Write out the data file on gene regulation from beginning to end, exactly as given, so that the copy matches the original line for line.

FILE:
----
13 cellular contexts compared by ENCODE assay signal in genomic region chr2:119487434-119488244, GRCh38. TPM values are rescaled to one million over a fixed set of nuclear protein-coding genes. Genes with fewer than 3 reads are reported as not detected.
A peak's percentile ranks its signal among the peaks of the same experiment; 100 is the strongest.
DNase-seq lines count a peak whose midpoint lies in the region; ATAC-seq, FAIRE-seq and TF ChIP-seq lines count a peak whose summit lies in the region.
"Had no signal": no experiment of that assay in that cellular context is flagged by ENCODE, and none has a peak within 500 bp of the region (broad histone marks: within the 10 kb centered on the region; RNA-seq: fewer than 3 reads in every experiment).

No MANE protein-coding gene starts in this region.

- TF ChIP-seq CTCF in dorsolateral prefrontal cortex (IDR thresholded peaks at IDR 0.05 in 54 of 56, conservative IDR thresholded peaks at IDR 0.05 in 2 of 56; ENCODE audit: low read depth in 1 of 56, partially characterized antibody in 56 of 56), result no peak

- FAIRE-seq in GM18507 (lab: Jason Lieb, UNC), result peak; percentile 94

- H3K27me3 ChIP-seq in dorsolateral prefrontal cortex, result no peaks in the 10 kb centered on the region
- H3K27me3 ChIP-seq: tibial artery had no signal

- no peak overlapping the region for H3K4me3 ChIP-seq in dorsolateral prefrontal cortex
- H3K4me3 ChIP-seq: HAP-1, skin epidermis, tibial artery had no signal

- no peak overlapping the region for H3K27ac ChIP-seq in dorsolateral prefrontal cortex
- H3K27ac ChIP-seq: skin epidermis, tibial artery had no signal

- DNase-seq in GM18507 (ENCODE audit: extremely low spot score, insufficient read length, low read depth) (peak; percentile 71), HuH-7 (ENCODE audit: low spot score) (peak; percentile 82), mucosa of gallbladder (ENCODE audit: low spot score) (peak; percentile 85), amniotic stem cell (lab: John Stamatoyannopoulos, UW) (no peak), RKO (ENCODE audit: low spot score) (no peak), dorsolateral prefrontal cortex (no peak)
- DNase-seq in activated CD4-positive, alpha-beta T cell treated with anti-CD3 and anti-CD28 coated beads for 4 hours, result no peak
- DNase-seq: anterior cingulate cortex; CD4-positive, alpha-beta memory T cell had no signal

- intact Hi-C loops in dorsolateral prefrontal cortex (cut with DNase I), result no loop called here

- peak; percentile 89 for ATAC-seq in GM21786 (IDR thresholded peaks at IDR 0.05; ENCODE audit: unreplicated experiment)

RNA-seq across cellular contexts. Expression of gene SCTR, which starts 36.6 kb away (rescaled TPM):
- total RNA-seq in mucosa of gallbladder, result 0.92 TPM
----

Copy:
13 cellular contexts compared by ENCODE assay signal in genomic region chr2:119487434-119488244, GRCh38. TPM values are rescaled to one million over a fixed set of nuclear protein-coding genes. Genes with fewer than 3 reads are reported as not detected.
A peak's percentile ranks its signal among the peaks of the same experiment; 100 is the strongest.
DNase-seq lines count a peak whose midpoint lies in the region; ATAC-seq, FAIRE-seq and TF ChIP-seq lines count a peak whose summit lies in the region.
"Had no signal": no experiment of that assay in that cellular context is flagged by ENCODE, and none has a peak within 500 bp of the region (broad histone marks: within the 10 kb centered on the region; RNA-seq: fewer than 3 reads in every experiment).

No MANE protein-coding gene starts in this region.

- TF ChIP-seq CTCF in dorsolateral prefrontal cortex (IDR thresholded peaks at IDR 0.05 in 54 of 56, conservative IDR thresholded peaks at IDR 0.05 in 2 of 56; ENCODE audit: low read depth in 1 of 56, partially characterized antibody in 56 of 56), result no peak

- FAIRE-seq in GM18507 (lab: Jason Lieb, UNC), result peak; percentile 94

- H3K27me3 ChIP-seq in dorsolateral prefrontal cortex, result no peaks in the 10 kb centered on the region
- H3K27me3 ChIP-seq: tibial artery had no signal

- no peak overlapping the region for H3K4me3 ChIP-seq in dorsolateral prefrontal cortex
- H3K4me3 ChIP-seq: HAP-1, skin epidermis, tibial artery had no signal

- no peak overlapping the region for H3K27ac ChIP-seq in dorsolateral prefrontal cortex
- H3K27ac ChIP-seq: skin epidermis, tibial artery had no signal

- DNase-seq in GM18507 (ENCODE audit: extremely low spot score, insufficient read length, low read depth) (peak; percentile 71), HuH-7 (ENCODE audit: low spot score) (peak; percentile 82), mucosa of gallbladder (ENCODE audit: low spot score) (peak; percentile 85), amniotic stem cell (lab: John Stamatoyannopoulos, UW) (no peak), RKO (ENCODE audit: low spot score) (no peak), dorsolateral prefrontal cortex (no peak)
- DNase-seq in activated CD4-positive, alpha-beta T cell treated with anti-CD3 and anti-CD28 coated beads for 4 hours, result no peak
- DNase-seq: anterior cingulate cortex; CD4-positive, alpha-beta memory T cell had no signal

- intact Hi-C loops in dorsolateral prefrontal cortex (cut with DNase I), result no loop called here

- peak; percentile 89 for ATAC-seq in GM21786 (IDR thresholded peaks at IDR 0.05; ENCODE audit: unreplicated experiment)

RNA-seq across cellular contexts. Expression of gene SCTR, which starts 36.6 kb away (rescaled TPM):
- total RNA-seq in mucosa of gallbladder, result 0.92 TPM